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August 1, 2014

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Joe Downtown: Councilman exploring whether city can kick-start Huntridge fundraising effort

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Yasmina Chavez

Volunteer painters from Union #159 paint the Huntridge sign tower from a lift during the BYOB! Bring Your Own Brush community painting party, which is part of the Huntridge revitalization efforts, Saturday, Sept. 28, 2013

Huntridge Theater Tour

Michael Cornthwaite gives Edythe Katz, one of the early owners of the the Huntridge Theater, a tour of the dilapidated theater Thursday, June 27, 2013. Launch slideshow »
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Bob Coffin

Map of Huntridge Theater

Huntridge Theater

1208 E. Charleston Blvd., Las Vegas

With potential private investors leery because of a pending lawsuit action against owners of historic Huntridge Theater, the city of Las Vegas is seeking $1 million to invest in the building itself.

Now 70 years old, the theater at Maryland Parkway and Charleston Boulevard is only one of the oldest standing structures in Las Vegas and is listed on the National Register of Historic Places.

Last summer a group of private investors operating as Huntridge Revival LLC announced intentions to purchase the building, renovate it and open it with theaters, classrooms, restaurants and more. They figured it would take $4 million to buy the building and $11 million more to renovate it.

Huntridge Revival founders Michael Cornthwaite and Joey Vanas put out a prospectus seeking private investors. But Las Vegas Councilman Bob Coffin said a lawsuit looming over the project has caused would-be backers to pause.

The state sued earlier this year on behalf of the Nevada Commission for Cultural Affairs, saying theater owners received $1.3 million in grants in exchange for certain promises.

Those promises weren’t kept, the state alleges, so it wants its money back.

“The lawsuit hurt fundraising,” Coffin said. “I came up with this idea to get things off dead center if it looked like cash was needed to assist the group and help them get over the hump.”

Coffin’s idea is to ask the Commission for the Las Vegas Centennial for a $1 million grant. The commission’s financial reports showed it had $1.4 million in the bank at the end of fiscal 2013.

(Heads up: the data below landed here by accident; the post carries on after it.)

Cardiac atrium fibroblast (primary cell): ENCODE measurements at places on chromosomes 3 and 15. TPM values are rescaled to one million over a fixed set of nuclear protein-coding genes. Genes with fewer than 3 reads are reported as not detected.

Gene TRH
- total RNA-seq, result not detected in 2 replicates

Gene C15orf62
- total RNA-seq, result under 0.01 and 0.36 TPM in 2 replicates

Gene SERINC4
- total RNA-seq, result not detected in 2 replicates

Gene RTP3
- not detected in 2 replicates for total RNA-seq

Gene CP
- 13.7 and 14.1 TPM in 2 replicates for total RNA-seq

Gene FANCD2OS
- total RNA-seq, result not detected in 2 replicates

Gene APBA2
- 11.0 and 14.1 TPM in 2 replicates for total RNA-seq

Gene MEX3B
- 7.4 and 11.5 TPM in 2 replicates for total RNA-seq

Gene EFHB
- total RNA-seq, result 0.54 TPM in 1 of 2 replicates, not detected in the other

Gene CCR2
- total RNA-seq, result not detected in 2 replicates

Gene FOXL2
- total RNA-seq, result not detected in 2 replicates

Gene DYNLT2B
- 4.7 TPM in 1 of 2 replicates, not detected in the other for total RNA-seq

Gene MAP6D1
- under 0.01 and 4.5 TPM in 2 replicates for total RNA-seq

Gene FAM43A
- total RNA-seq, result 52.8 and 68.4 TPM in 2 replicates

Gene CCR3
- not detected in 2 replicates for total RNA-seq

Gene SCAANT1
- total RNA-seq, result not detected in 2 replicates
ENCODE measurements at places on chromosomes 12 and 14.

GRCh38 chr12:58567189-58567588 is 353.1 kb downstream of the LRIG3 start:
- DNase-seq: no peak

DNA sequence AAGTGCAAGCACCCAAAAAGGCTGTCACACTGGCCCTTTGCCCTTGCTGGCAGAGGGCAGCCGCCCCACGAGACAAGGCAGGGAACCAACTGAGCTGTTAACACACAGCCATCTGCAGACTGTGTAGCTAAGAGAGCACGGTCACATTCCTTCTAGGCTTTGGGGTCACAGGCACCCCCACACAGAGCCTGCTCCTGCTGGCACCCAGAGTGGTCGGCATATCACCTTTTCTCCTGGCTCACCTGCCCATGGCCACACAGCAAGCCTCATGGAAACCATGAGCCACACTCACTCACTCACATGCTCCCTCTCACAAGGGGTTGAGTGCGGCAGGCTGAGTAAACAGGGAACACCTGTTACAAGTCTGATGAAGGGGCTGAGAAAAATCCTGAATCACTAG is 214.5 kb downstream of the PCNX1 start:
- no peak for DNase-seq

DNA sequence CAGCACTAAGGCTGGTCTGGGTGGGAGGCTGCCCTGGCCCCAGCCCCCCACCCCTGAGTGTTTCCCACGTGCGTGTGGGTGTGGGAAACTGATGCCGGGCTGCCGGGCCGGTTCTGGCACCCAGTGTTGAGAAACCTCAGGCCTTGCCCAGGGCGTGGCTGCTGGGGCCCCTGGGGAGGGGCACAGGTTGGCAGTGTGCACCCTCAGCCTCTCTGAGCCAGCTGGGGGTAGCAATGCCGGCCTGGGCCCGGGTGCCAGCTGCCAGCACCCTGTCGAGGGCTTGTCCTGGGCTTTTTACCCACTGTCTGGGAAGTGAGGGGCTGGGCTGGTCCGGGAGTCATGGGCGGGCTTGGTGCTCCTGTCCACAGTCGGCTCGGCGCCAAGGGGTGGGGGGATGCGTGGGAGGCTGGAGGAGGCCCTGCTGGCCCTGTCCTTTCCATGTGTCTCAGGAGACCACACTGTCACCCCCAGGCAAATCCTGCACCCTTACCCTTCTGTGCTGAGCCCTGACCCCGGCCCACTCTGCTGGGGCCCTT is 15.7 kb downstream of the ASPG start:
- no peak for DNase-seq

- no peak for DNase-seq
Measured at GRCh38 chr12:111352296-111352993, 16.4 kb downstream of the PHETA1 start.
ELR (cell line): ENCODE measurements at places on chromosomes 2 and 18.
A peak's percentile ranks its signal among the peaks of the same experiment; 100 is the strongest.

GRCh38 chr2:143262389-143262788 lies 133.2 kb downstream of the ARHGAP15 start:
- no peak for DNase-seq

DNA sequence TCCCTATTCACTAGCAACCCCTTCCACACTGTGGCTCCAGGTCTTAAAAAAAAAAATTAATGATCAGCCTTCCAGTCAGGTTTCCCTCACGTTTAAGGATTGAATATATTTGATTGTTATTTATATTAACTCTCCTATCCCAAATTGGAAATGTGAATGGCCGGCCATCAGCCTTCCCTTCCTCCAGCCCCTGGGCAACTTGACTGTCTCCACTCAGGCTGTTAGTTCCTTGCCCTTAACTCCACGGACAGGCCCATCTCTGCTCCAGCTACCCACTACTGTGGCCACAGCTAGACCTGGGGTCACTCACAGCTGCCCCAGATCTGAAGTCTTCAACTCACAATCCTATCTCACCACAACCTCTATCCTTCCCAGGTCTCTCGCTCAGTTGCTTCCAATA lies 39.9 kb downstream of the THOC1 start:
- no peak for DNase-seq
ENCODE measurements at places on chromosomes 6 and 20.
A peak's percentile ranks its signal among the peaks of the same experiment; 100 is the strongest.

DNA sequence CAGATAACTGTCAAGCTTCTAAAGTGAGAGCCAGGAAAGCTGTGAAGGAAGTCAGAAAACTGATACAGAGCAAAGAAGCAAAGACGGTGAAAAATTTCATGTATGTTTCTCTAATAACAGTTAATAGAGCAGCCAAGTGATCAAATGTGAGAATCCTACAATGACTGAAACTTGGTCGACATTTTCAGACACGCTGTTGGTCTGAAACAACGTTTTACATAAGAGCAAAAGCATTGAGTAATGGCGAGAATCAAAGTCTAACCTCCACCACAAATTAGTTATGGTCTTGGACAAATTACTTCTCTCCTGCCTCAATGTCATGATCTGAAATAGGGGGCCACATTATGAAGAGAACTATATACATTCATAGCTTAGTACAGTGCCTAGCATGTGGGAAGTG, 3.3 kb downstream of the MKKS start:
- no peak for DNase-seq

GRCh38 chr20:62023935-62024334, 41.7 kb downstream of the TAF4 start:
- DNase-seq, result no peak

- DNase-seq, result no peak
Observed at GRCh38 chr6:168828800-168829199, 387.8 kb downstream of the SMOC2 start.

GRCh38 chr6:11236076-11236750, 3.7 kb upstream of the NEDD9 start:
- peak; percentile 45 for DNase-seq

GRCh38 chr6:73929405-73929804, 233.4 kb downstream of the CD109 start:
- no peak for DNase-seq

The commission is funded from fees on special license plates commemorating Las Vegas’ 100th anniversary. The money can be used for ““historical markers, tours of historic sites and improvements to or restoration of historic buildings.”

In his previous role as state senator, Coffin wrote the bill that created the license plate fund; it passed into law in 2001.

Coffin said using the money to help Huntridge Revival LLC purchase the theater was a “perfectly appropriate” use. However, he added, if the Centennial Commission approves the grant, the city won’t give the money to Huntridge Revival freely.

“It wouldn’t be a gift or a loan but ownership,” he said.

What form the city’s ownership might take, Coffin wasn’t sure.

Some ideas are being considered, including that Huntridge Revival LLC enter into a lease agreement with the city. Coffin said city staff was working out the details and he expected a clearer picture by 3 p.m. Monday, when the Centennial Commission is scheduled to meet in City Hall.

If the city got involved, it would “make a statement” to investors still sitting on the sidelines, said Scott Adams, Las Vegas chief urban redevelopment officer.

“The private sector may (then) be more willing to be involved,” he said.

Adams also said the city was looking into the possibility the state Cultural Affairs Commission might drop its lawsuit against the current owners if the city helps Huntridge Revival purchase the building.

The state agency’s “ultimate goal,” Adams noted, “is preservation.”

The suit against Eli Mizrachi, ECT Holding LLC and King George LLC alleges the defendants broke their covenant with the state by failing to:

“preserve (its) architectural, historical, cultural and/or archeological integrity; make no visual or structural alterations without prior permission; allow the Commission for Cultural Affairs to inspect the building “at all reasonable times”; be open to the public no less than 12 days per year; and publish a newspaper notice when the building closes for “CCA-assisted improvements.”

When Huntridge Revival announced its plans last year, it stirred an unforeseen community involvement. An online fundraising campaign that originally sought $150,000 brought in more than $200,000.

Later, hundreds of residents showed up to whitewash the neglected building, and several businesses promised donations of architectural, design, electrical,

lighting and other services totaling several hundred thousand dollars.

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